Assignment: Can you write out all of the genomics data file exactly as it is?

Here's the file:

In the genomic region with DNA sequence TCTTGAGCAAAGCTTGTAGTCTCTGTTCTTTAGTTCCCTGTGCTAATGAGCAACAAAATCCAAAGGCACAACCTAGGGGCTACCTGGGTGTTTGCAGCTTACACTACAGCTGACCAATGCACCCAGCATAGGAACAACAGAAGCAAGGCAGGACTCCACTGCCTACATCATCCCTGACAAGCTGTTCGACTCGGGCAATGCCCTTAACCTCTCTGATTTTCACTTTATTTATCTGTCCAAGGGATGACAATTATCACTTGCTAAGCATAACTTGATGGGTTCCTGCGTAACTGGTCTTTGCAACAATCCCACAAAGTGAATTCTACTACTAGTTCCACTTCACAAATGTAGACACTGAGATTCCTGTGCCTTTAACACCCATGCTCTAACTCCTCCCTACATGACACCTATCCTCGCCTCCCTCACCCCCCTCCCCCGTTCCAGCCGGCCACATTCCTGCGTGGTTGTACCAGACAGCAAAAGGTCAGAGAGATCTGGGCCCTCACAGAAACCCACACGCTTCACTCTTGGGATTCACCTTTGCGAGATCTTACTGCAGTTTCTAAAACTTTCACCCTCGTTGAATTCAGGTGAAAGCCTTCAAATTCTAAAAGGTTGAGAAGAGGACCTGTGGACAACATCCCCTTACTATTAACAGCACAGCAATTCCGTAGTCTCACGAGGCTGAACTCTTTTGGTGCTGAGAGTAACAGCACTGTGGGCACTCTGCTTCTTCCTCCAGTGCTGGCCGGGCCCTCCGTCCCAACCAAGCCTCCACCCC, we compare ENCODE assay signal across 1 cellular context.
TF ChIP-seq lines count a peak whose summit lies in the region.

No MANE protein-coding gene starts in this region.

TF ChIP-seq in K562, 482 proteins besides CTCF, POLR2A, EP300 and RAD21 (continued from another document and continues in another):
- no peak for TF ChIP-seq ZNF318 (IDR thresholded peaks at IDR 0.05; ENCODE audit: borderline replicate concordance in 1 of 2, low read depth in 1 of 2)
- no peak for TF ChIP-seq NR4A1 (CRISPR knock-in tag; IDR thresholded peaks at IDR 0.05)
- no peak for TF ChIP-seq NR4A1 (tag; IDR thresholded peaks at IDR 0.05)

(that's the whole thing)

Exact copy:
In the genomic region with DNA sequence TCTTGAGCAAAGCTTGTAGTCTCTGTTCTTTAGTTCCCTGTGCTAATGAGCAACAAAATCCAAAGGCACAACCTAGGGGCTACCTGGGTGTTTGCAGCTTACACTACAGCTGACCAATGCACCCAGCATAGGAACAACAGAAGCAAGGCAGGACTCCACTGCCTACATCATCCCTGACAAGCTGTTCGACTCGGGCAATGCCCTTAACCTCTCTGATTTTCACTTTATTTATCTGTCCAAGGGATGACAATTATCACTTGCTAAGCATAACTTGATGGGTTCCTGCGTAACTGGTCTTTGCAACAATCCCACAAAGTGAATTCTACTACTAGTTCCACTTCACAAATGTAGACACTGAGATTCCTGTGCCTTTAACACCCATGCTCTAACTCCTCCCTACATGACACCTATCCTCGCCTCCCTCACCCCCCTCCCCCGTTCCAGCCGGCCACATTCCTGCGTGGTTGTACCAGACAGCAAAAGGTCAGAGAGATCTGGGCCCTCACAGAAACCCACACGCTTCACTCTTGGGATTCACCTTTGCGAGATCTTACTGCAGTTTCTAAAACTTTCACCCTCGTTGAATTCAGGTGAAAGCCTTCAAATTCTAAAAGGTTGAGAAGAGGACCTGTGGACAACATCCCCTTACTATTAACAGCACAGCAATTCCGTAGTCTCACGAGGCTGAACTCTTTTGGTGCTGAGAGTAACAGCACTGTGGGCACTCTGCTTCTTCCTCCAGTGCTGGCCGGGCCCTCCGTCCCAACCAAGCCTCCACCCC, we compare ENCODE assay signal across 1 cellular context.
TF ChIP-seq lines count a peak whose summit lies in the region.

No MANE protein-coding gene starts in this region.

TF ChIP-seq in K562, 482 proteins besides CTCF, POLR2A, EP300 and RAD21 (continued from another document and continues in another):
- no peak for TF ChIP-seq ZNF318 (IDR thresholded peaks at IDR 0.05; ENCODE audit: borderline replicate concordance in 1 of 2, low read depth in 1 of 2)
- no peak for TF ChIP-seq NR4A1 (CRISPR knock-in tag; IDR thresholded peaks at IDR 0.05)
- no peak for TF ChIP-seq NR4A1 (tag; IDR thresholded peaks at IDR 0.05)